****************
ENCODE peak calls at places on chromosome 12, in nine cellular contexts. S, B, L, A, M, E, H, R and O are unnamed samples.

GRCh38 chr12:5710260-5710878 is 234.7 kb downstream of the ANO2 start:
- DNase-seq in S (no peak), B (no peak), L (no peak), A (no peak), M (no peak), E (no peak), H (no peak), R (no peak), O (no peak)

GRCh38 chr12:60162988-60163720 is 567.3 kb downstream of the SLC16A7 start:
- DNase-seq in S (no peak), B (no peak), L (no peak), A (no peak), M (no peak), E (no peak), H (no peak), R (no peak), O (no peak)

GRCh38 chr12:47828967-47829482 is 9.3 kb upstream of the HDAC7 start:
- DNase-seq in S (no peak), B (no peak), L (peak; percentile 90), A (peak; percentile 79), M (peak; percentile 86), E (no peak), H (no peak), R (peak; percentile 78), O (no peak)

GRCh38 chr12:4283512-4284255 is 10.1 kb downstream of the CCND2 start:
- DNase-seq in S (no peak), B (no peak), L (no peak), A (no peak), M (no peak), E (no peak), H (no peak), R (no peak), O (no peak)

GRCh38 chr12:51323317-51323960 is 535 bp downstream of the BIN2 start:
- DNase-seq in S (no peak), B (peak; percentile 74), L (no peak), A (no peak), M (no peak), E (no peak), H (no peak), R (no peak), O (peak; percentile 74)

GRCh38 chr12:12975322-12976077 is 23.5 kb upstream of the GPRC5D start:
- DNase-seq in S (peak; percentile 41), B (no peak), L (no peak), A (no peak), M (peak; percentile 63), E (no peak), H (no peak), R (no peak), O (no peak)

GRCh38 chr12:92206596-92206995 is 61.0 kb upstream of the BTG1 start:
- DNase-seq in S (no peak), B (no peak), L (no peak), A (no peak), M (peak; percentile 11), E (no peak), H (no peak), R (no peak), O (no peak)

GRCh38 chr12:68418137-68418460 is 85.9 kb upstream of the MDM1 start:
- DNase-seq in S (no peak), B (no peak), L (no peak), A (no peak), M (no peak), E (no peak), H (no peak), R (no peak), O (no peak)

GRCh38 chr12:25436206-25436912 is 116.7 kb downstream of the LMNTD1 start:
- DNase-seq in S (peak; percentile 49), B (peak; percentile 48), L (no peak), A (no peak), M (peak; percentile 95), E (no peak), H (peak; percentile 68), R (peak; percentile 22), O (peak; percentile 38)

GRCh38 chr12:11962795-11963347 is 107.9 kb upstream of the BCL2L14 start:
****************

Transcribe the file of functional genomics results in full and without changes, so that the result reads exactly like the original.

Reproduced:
ENCODE peak calls at places on chromosome 12, in nine cellular contexts. S, B, L, A, M, E, H, R and O are unnamed samples.

GRCh38 chr12:5710260-5710878 is 234.7 kb downstream of the ANO2 start:
- DNase-seq in S (no peak), B (no peak), L (no peak), A (no peak), M (no peak), E (no peak), H (no peak), R (no peak), O (no peak)

GRCh38 chr12:60162988-60163720 is 567.3 kb downstream of the SLC16A7 start:
- DNase-seq in S (no peak), B (no peak), L (no peak), A (no peak), M (no peak), E (no peak), H (no peak), R (no peak), O (no peak)

GRCh38 chr12:47828967-47829482 is 9.3 kb upstream of the HDAC7 start:
- DNase-seq in S (no peak), B (no peak), L (peak; percentile 90), A (peak; percentile 79), M (peak; percentile 86), E (no peak), H (no peak), R (peak; percentile 78), O (no peak)

GRCh38 chr12:4283512-4284255 is 10.1 kb downstream of the CCND2 start:
- DNase-seq in S (no peak), B (no peak), L (no peak), A (no peak), M (no peak), E (no peak), H (no peak), R (no peak), O (no peak)

GRCh38 chr12:51323317-51323960 is 535 bp downstream of the BIN2 start:
- DNase-seq in S (no peak), B (peak; percentile 74), L (no peak), A (no peak), M (no peak), E (no peak), H (no peak), R (no peak), O (peak; percentile 74)

GRCh38 chr12:12975322-12976077 is 23.5 kb upstream of the GPRC5D start:
- DNase-seq in S (peak; percentile 41), B (no peak), L (no peak), A (no peak), M (peak; percentile 63), E (no peak), H (no peak), R (no peak), O (no peak)

GRCh38 chr12:92206596-92206995 is 61.0 kb upstream of the BTG1 start:
- DNase-seq in S (no peak), B (no peak), L (no peak), A (no peak), M (peak; percentile 11), E (no peak), H (no peak), R (no peak), O (no peak)

GRCh38 chr12:68418137-68418460 is 85.9 kb upstream of the MDM1 start:
- DNase-seq in S (no peak), B (no peak), L (no peak), A (no peak), M (no peak), E (no peak), H (no peak), R (no peak), O (no peak)

GRCh38 chr12:25436206-25436912 is 116.7 kb downstream of the LMNTD1 start:
- DNase-seq in S (peak; percentile 49), B (peak; percentile 48), L (no peak), A (no peak), M (peak; percentile 95), E (no peak), H (peak; percentile 68), R (peak; percentile 22), O (peak; percentile 38)

GRCh38 chr12:11962795-11963347 is 107.9 kb upstream of the BCL2L14 start: